Too little, too late? Mexico unveils $26 billion coronavirus stimulus
By Anthony Esposito and Diego Oré MEXICO CITY (Reuters) - Mexico will increase spending on social programs and infrastructure projects by $25.6 billion, President Andres Manuel Lopez Obrador said on Wednesday, in a delayed attempt to jump-start the coronavirus-hit economy. Economists said the move was a welcome relaxation of Lopez Obrador's rigid adherence to frugality during the first weeks of the crisis, but warned a lack of support for big businesses could lead to bankruptcies affecting jobs and tax revenue.
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By Anthony Esposito and Diego Oré
MEXICO CITY (Reuters) - Mexico will increase spending on social programs and infrastructure projects by $25.6 billion, President Andres Manuel Lopez Obrador said on Wednesday, in a delayed attempt to jump-start the coronavirus -hit economy.
Economists said the move was a welcome relaxation of Lopez Obrador's rigid adherence to frugality during the first weeks of the crisis, but warned a lack of support for big businesses could lead to bankruptcies affecting jobs and tax revenue.
It was not immediately clear how much the package represented increases over previously budgeted spending, or if it were mainly a shift in where funds were allocated. IFR reported that Mexico announced a U.S. dollar bond offering on Wednesday.
Lopez Obrador's announcement comes a day after the central bank on Tuesday unveiled $31 billion and an interest rate cut in support for the financial system, with about a third destined to a financing facility for banks to boost lending.
"Efficiency, honesty and austerity will allow us to increase the budget to strengthen social programs and critical projects by 622,556 million pesos ($25.6 billion)," Lopez Obrador said at his regular morning news conference.
The announced package was short on details, but appeared to go far beyond the $2.5 billion he last week said the government was preparing to inject into the economy in May.
Nikhil Sanghani, an economist at London-based Capital Economics, warned the economy still risked deep recession without greater support.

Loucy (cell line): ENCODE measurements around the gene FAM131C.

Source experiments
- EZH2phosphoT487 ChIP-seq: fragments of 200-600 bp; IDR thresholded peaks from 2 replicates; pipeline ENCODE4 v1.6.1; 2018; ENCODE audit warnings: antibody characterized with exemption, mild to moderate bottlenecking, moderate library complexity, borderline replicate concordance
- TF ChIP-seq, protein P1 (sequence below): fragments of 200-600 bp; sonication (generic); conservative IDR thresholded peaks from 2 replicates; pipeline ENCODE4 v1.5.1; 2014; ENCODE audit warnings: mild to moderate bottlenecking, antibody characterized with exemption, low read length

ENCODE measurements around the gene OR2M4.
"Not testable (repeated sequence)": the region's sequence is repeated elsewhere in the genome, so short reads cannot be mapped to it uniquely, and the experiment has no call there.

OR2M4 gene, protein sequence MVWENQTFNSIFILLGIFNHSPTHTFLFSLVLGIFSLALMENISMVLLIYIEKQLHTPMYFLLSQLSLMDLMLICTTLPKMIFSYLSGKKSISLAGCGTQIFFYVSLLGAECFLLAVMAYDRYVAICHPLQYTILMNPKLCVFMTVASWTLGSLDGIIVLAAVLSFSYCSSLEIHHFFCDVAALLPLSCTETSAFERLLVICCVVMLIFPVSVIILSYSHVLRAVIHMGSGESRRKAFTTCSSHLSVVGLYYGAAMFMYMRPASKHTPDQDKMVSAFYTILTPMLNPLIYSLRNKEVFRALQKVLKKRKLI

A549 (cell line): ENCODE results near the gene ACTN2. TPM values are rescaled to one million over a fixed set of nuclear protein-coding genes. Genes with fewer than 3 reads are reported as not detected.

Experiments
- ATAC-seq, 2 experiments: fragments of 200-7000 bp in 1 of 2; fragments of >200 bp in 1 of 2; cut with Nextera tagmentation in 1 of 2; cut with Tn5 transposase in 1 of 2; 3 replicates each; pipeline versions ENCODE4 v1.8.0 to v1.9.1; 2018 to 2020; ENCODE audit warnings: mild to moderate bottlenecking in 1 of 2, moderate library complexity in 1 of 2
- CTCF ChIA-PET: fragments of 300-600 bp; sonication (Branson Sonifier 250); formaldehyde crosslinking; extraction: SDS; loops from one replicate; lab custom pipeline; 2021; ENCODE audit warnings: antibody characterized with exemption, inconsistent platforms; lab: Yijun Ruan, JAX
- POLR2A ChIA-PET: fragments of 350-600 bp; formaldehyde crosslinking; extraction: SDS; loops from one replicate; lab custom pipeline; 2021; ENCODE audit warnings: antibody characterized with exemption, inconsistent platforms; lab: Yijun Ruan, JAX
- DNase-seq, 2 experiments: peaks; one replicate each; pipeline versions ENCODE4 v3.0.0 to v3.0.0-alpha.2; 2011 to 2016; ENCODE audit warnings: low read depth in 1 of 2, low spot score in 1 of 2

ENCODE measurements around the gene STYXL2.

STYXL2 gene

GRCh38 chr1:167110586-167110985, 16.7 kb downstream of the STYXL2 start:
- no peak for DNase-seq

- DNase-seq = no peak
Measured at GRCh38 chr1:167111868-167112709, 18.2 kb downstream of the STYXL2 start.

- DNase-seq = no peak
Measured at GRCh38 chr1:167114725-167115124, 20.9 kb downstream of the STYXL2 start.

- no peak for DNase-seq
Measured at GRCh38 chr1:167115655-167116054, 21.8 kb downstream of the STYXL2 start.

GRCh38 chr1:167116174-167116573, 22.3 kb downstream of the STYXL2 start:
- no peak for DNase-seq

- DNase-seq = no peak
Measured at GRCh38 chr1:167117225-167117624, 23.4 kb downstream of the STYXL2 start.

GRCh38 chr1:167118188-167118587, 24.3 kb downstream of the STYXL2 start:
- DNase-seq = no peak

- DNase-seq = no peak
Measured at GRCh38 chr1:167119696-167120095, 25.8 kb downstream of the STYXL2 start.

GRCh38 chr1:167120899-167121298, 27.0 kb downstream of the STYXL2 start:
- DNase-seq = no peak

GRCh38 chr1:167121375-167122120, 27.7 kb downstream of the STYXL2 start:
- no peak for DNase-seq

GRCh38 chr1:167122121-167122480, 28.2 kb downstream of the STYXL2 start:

He said that at around 3% of GDP the package was far smaller than the fiscal stimulus enacted in other emerging markets.
"We fear that this has come too late in the day. That's why we still expect an 8% fall in Mexico's GDP this year, and only a gradual recovery after the coronavirus shock," Sanghani said.
Lopez Obrador said the package would be financed through spending cuts in non-essential areas and a reduction of up to 25% in high-level bureaucrat's salaries, including his own.
He said he would not "indebt" the country, or increase revenue through higher taxes or fuel price hikes.
IFR reported that Mexico had gone to market seeking a three-part U.S. dollar bond, in what could be a move to release funds by replacing short-term debt with longer maturities. IFR did not specify the amount being sought.
Proceeds will go toward general purposes, including refinancing, repurchasing, or retirement of domestic and external debt, IFR said, citing an SEC filing.
Key energy, health and security sectors, and social programs and his flagship infrastructure projects, such as a new airport and refinery will be strengthened by the package, Lopez Obrador said.
The left-leaning leader repeated his vow to issue 3 million loans for small businesses in the formal and informal economy and to create 2 million jobs.
"This will make it possible to protect 70% of Mexican families, equivalent to 25 million homes, especially the poor and middle class," Lopez Obrador said.
It was not immediately clear what areas would face cuts or how 2 million jobs would be created amid a steepening recession.
"Beyond the headline figures and the promise to protect 70% of the Mexican households, the specifics about the programs that will accomplish that are still lacking," said Alberto Ramos, economist at Goldman Sachs.
Ramos said Mexico has more fiscal space than many of its peers for a significant package to support both vulnerable citizens and business, but that it was still resistant to help companies that provide jobs and pay taxes.
"If they are not assisted and go bankrupt, the social pressures will intensify and the budget suffers as tax collection declines," he said.
(Reporting by Anthony Esposito, Diego Ore and Raul Cortes Fernandez; Editing by Chizu Nomiyama and Jonathan Oatis)
This story has not been edited by Firstpost staff and is generated by auto-feed.
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